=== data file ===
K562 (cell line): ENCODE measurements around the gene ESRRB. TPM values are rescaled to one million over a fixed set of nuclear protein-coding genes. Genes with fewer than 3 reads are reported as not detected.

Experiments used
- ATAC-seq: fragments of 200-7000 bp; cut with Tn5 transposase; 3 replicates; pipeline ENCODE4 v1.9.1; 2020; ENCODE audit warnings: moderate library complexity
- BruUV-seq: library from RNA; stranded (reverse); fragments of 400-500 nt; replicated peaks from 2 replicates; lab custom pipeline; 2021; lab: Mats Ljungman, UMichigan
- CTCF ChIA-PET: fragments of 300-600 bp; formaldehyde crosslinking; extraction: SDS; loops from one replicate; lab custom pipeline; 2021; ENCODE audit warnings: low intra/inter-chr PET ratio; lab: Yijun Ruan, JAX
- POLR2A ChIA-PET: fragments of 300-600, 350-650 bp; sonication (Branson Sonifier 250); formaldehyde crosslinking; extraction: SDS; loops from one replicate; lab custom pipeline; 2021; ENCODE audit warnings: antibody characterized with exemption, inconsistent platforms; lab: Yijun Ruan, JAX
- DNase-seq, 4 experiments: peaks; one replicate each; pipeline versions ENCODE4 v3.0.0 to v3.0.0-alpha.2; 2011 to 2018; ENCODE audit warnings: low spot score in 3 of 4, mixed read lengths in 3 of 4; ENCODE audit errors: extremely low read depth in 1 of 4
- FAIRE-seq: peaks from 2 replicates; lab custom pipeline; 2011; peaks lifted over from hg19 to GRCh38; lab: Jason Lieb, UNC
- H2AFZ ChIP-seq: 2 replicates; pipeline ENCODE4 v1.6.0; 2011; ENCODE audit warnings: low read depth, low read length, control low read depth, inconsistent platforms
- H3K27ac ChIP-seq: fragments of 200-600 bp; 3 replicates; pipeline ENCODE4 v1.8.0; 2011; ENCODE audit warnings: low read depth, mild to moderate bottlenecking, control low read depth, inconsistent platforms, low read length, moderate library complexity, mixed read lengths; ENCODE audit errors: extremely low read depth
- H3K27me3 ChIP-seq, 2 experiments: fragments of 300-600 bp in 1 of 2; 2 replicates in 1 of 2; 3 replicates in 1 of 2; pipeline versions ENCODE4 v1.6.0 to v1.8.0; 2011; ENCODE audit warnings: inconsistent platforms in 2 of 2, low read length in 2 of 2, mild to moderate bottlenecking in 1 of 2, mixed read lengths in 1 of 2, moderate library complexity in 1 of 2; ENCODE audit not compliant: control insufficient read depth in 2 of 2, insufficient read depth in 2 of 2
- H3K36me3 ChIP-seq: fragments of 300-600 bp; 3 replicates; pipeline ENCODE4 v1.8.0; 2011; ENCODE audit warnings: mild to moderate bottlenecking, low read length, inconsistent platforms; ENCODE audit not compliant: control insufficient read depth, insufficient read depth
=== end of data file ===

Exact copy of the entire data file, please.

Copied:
K562 (cell line): ENCODE measurements around the gene ESRRB. TPM values are rescaled to one million over a fixed set of nuclear protein-coding genes. Genes with fewer than 3 reads are reported as not detected.

Experiments used
- ATAC-seq: fragments of 200-7000 bp; cut with Tn5 transposase; 3 replicates; pipeline ENCODE4 v1.9.1; 2020; ENCODE audit warnings: moderate library complexity
- BruUV-seq: library from RNA; stranded (reverse); fragments of 400-500 nt; replicated peaks from 2 replicates; lab custom pipeline; 2021; lab: Mats Ljungman, UMichigan
- CTCF ChIA-PET: fragments of 300-600 bp; formaldehyde crosslinking; extraction: SDS; loops from one replicate; lab custom pipeline; 2021; ENCODE audit warnings: low intra/inter-chr PET ratio; lab: Yijun Ruan, JAX
- POLR2A ChIA-PET: fragments of 300-600, 350-650 bp; sonication (Branson Sonifier 250); formaldehyde crosslinking; extraction: SDS; loops from one replicate; lab custom pipeline; 2021; ENCODE audit warnings: antibody characterized with exemption, inconsistent platforms; lab: Yijun Ruan, JAX
- DNase-seq, 4 experiments: peaks; one replicate each; pipeline versions ENCODE4 v3.0.0 to v3.0.0-alpha.2; 2011 to 2018; ENCODE audit warnings: low spot score in 3 of 4, mixed read lengths in 3 of 4; ENCODE audit errors: extremely low read depth in 1 of 4
- FAIRE-seq: peaks from 2 replicates; lab custom pipeline; 2011; peaks lifted over from hg19 to GRCh38; lab: Jason Lieb, UNC
- H2AFZ ChIP-seq: 2 replicates; pipeline ENCODE4 v1.6.0; 2011; ENCODE audit warnings: low read depth, low read length, control low read depth, inconsistent platforms
- H3K27ac ChIP-seq: fragments of 200-600 bp; 3 replicates; pipeline ENCODE4 v1.8.0; 2011; ENCODE audit warnings: low read depth, mild to moderate bottlenecking, control low read depth, inconsistent platforms, low read length, moderate library complexity, mixed read lengths; ENCODE audit errors: extremely low read depth
- H3K27me3 ChIP-seq, 2 experiments: fragments of 300-600 bp in 1 of 2; 2 replicates in 1 of 2; 3 replicates in 1 of 2; pipeline versions ENCODE4 v1.6.0 to v1.8.0; 2011; ENCODE audit warnings: inconsistent platforms in 2 of 2, low read length in 2 of 2, mild to moderate bottlenecking in 1 of 2, mixed read lengths in 1 of 2, moderate library complexity in 1 of 2; ENCODE audit not compliant: control insufficient read depth in 2 of 2, insufficient read depth in 2 of 2
- H3K36me3 ChIP-seq: fragments of 300-600 bp; 3 replicates; pipeline ENCODE4 v1.8.0; 2011; ENCODE audit warnings: mild to moderate bottlenecking, low read length, inconsistent platforms; ENCODE audit not compliant: control insufficient read depth, insufficient read depth